“Well, it’s about time! I’ve been waiting and waiting and waiting. This better be worth it,” the Tiniest of Stars said.
“Only in time will you understand how much it’s worth,” the Galaxy said, considering a last-minute replacement.
“Are you sure you don’t want me to shine instead of this immature light bulb?” Orion said, vying for the job.
“No, please! I’m sorry. I want to fulfill my purpose. I know I can do it. Go do your own job!” the Star said.
“Thank you for asking Orion, but The Star of Bethlehem will keep its position,” the Galaxy said.
“It’s my turn to shine. You had a turn, and I had to see it every night for decades,” the Star said, watching Orion dim.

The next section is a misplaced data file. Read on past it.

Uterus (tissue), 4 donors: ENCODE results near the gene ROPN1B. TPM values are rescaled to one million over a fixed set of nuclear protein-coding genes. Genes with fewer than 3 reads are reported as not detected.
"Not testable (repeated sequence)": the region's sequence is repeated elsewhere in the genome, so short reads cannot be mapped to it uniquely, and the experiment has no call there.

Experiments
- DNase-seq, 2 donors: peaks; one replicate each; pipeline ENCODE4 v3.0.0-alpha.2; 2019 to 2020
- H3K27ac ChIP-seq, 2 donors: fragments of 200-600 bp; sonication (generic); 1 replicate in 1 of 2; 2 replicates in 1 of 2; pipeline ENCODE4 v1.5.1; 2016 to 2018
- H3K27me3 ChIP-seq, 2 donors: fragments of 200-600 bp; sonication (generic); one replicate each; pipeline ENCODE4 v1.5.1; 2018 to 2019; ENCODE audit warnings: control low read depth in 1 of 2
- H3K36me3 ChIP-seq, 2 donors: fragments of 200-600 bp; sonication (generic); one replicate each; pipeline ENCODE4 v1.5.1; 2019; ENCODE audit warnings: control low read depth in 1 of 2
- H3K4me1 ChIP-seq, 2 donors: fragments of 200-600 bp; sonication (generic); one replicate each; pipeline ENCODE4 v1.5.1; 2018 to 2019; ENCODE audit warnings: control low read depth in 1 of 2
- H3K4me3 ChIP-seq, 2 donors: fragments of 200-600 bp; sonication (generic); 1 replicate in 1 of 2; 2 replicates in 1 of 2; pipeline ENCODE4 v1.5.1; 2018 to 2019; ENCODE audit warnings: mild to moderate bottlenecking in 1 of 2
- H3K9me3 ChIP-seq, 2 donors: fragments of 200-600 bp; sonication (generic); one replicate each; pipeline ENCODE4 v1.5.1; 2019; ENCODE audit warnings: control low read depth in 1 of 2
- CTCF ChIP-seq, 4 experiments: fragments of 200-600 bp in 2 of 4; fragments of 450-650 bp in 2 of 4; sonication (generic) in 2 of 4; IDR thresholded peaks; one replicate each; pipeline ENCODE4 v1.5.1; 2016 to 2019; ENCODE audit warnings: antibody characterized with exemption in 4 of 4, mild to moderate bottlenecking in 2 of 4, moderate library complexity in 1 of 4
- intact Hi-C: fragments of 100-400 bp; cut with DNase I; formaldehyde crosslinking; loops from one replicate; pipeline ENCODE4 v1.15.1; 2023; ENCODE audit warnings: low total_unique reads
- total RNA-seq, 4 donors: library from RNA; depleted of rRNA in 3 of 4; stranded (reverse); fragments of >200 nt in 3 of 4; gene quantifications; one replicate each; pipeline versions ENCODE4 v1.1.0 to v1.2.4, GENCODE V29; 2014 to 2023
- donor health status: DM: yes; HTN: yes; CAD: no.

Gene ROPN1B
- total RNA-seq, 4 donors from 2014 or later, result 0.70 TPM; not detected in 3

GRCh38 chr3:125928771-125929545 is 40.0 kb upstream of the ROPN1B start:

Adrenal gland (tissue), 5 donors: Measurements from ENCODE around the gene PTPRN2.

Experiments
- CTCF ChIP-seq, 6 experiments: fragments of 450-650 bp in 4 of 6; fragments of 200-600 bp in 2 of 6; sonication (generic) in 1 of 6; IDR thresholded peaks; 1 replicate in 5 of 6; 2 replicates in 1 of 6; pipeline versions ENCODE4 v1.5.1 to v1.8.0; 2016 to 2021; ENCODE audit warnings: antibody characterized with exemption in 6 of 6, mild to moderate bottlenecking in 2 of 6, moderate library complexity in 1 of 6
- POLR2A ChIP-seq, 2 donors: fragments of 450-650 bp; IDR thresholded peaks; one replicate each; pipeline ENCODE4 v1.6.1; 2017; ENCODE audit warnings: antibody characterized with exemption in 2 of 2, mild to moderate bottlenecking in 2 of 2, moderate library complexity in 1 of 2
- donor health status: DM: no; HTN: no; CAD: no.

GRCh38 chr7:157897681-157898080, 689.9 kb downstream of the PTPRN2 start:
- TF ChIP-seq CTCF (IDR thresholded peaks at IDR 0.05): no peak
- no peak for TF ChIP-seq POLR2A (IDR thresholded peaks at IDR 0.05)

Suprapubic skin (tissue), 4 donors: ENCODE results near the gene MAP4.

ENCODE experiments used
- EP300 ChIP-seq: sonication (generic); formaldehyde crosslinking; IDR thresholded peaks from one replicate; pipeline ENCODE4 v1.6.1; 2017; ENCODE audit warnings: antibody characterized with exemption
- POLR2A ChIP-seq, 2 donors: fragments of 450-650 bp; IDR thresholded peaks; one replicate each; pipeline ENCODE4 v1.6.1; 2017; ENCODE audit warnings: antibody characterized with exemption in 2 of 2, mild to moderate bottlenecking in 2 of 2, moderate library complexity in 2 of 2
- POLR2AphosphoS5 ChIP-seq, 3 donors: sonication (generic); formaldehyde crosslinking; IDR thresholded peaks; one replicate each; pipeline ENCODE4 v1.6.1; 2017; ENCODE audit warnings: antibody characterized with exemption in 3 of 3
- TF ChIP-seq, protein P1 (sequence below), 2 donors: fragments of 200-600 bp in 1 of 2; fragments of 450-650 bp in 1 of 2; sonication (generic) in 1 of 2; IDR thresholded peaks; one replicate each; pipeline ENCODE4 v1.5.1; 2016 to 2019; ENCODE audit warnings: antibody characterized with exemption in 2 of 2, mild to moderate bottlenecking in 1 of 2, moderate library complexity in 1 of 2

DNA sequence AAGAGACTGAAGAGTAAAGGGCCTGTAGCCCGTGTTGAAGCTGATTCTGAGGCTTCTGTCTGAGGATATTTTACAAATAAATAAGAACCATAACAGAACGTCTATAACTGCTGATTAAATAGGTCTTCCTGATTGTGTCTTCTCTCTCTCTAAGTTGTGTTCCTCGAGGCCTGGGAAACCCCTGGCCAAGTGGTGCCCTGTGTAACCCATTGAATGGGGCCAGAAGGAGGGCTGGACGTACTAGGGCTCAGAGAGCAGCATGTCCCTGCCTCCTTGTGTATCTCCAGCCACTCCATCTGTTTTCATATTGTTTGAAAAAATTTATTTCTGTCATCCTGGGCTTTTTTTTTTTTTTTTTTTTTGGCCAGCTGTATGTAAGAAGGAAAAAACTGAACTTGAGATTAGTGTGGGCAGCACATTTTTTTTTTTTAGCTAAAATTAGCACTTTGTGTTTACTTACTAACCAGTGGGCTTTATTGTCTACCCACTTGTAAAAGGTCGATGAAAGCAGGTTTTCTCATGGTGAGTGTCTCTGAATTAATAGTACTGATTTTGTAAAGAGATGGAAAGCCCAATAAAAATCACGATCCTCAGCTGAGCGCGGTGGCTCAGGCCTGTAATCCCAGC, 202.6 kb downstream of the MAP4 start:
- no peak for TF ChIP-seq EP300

As midnight approached on the first Christmas Eve, the Bethlehem Star suddenly lit the night sky. The Star was so bright that nearly everyone in the world could see its glow, but especially the three Wise Men. All at once, a great company of the heavenly host appeared singing in the sky with hallelujahs.
“Look at me!” the Bethlehem Star said. “I’m brighter than anything everywhere! Woo! Hoo! I’m shining! Even the angels can see how bright I am! I’m legendary! All the rest of the stars are only mediocre.”
The Star of Bethlehem shined so bright on Christmas Eve that the rest of the stars were amazed beyond belief. For as long as time lasted, everyone in the Universe had heard of the Bethlehem Star and its luminous beauty.
Copyright 2016 Jennifer Waters